Severe Penalties for Use of Zilpaterol

Newsdate: Mon, 6 Dec 2010 - 09:00 am
Location: TUCSON, Arizona

The RCI Board called for a minimum penalty of one year suspension and fines in excess of $10,000 for a first Zilpaterol hydrochloride (Zillmax) violation. A second violation would result in a three year suspension and a minimum fine of $25,000. A third positive would result in a five year suspension and a $50,000 fine.

"This drug has no business being in a horse, let alone a racehorse," RCI President Ed Martin said. "There are some who believe they can circumvent the restrictions on steroids by using Zilpaterol. This cannot be tolerated."

Zilpaterol hydrochloride is an adrenergic agonist drug licensed in Mexico and South Africa as a feed additive for cattle at slaughter age. Zilpaterol is a relatively new product and is manufactured by the same company that manufactures ractopamine.

"Neither of these drugs has any business being administered to a horse and certainly the presence of either substance in a horse can only be interpreted as a deliberate attempt to cheat by circumventing the current restrictions on anabolic steroids, as the effect is perceived to be similar," Martin said.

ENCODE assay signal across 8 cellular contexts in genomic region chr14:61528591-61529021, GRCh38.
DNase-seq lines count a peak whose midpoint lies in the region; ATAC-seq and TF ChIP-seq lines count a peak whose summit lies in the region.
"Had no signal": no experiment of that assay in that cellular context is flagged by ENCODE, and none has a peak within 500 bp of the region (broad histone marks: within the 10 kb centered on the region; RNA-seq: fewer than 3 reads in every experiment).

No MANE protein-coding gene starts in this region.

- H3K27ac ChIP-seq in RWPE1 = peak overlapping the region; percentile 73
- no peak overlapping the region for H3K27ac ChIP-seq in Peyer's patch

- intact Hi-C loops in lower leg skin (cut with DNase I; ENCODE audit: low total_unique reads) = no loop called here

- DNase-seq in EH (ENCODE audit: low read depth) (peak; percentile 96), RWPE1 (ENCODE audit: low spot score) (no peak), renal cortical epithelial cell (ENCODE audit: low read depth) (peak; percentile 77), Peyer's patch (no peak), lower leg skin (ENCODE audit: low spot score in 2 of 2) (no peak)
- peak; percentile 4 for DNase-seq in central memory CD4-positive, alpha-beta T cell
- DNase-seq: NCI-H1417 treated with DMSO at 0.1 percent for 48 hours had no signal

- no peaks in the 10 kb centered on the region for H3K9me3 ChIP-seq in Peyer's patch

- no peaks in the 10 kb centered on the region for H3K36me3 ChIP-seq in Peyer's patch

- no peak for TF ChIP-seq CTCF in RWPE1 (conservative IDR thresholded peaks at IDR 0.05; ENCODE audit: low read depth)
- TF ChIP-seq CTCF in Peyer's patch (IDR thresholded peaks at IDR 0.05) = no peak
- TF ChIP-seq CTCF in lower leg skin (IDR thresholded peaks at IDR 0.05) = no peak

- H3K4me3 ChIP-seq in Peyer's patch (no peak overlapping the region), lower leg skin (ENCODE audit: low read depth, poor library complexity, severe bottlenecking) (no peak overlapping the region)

"Based on our review there is no documented medical reason for Zilpaterol hydrochloride to be administered to a horse and therefore if it is found there can be no other motive than a deliberate attempt to violate racing's medication rules," he continued.

The RCI Veterinary Pharmacology Subcommittee, chaired by Dr. Richard Sams, recommended that Zilpaterol be classified as a Class 3 substance based upon its pharmacology. The RCI Drug Testing Standards and Practices Committee concurred and the classification was formally adopted today by the RCI Board.

New Dimethyl Sulfoxide (DMSO) Guideline

In other action, the RCI Board adopted a recommendation from the Racing Medication and Testing Consortium to reclassify Dimethyl Sulfoxide (DMSO) as a Class 4 substance with a recommended a plasma threshold of 10 micrograms/ml, which would allow for its use as a topical leg paint but would not allow for the oral or intravenous administration of the drug.

About the author

As an animal lover since childhood, Flossie was delighted when Mark, the CEO and developer of EquiMed asked her to join his team of contributors.

She enrolled in My Horse University at Michigan State and completed a number of courses in everything related to horse health, nutrition, diseases and conditions, medications, hoof and dental care, barn safety, and first aid.

Staying  up-to-date on the latest developments in horse care and equine health is now a habit, and she enjoys sharing a wealth of information with horse owners everywhere..

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